Reporters booted from Black Hat conference for hacking

LAS VEGAS -- With thousands of hackers milling around the Black Hat convention here, and widespread snooping on the public Wi-Fi network, one place was supposed to be off limits: the press room.

But in a case of reporters spying on other reporters, three journalists working for the French publication Global Security Magazine were booted Thursday from the hackers' conference after they were allegedly caught hacking into the private computer network set up for the media.

The French journalists captured what they claimed were usernames and passwords of reporters from at least two media outlets — eWeek and CNET News. The eWeek reporter told organizers his login credentials looked like they were legitimate, while the CNET information appeared to be bogus.

Black Hat attendees are warned that the conference's public wireless network is being monitored by hackers. People who send sensitive personal data over it are cautioned they might have that information posted on the Wall of Sheep, a forum to embarrass security professionals who don't follow proper security procedures themselves.

The separate, wired Internet connections set up for reporters are supposed to be off-limits to hacking and the Wall of Sheep. Even so reporters who didn't take the extra step and log onto the Internet through an additional secure connection like a virtual private network, risked having their data exposed to colleagues sitting just feet away.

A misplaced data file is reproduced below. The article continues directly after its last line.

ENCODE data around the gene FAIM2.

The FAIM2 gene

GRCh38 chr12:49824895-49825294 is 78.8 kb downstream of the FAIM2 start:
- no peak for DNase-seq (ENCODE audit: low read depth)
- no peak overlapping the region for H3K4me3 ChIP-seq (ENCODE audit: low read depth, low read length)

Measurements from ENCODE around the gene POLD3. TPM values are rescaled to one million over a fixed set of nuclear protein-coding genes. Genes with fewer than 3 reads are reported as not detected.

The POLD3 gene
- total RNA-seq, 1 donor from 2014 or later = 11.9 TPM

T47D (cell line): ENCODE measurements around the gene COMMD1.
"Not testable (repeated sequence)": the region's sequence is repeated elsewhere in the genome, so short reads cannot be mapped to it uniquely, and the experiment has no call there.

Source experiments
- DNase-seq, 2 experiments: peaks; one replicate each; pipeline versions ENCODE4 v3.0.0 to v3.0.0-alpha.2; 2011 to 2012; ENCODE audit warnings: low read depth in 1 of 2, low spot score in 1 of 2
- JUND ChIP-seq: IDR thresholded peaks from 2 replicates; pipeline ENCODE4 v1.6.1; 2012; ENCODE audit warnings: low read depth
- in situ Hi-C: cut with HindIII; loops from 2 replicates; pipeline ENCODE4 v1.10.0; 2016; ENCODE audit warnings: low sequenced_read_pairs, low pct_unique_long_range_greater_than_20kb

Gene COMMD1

It didn't appear to be a complicated hack.

The network was working properly, but it wasn't set up to shield each journalist's computer from one another. The French journalists — identified by organizers as Dominique Jouniot, Marc Brami, Mauro Israel — apparently set up their own server to siphon off traffic passing through the media room's central router.

Brami is listed on the magazine's website as director of parent company S.I.M. Publicite, while Jouniot and Israel are on the "scientific committee."

Brami said in an interview with The Associated Press that Israel was responsible for the hack and that he and Jouniot didn't know about it.

"I can't explain why he'd do that," Brami said. "He thinks it's some kind of game for him. I'm very angry with him. I've had a partnership with Black Hat for three years."

The magazine has been one of Black Hat's sponsors. Organizers said that because of Thursday's incident, that partnership is over.

E-mails from The Associated Press to Jouniot and Israel were not immediately returned Thursday night.

"The design of the network was to isolate it from the rest of the public network — it's not designed to isolate it from one computer in the press room to another computer in the press room," said Dominique Brezinski, Black Hat's technical director. "They took advantage of that."

Organizers said the trio was caught when they took their purloined password prizes to Wall of Sheep workers and asked them to post the information. The workers refused. When questioned, one of the French journalists said he was trying to "educate the press" about the importance of sending data securely, organizers said.

Kurt Opsahl, senior staff attorney for the Electronic Frontier Foundation, said his organization is investigating whether Black Hat organizers can take legal action against the French journalists. He said the breach may have even broken criminal laws.

The EFF is a civil liberties group focused on free speech and privacy on the Internet and often takes up journalists' legal cases.

"There are lots of notices that the Wi-Fi network is a hostile network and is actively being monitored," he said. "People are aware that it's going on. The important distinction is what the expectations are (in the media room)."

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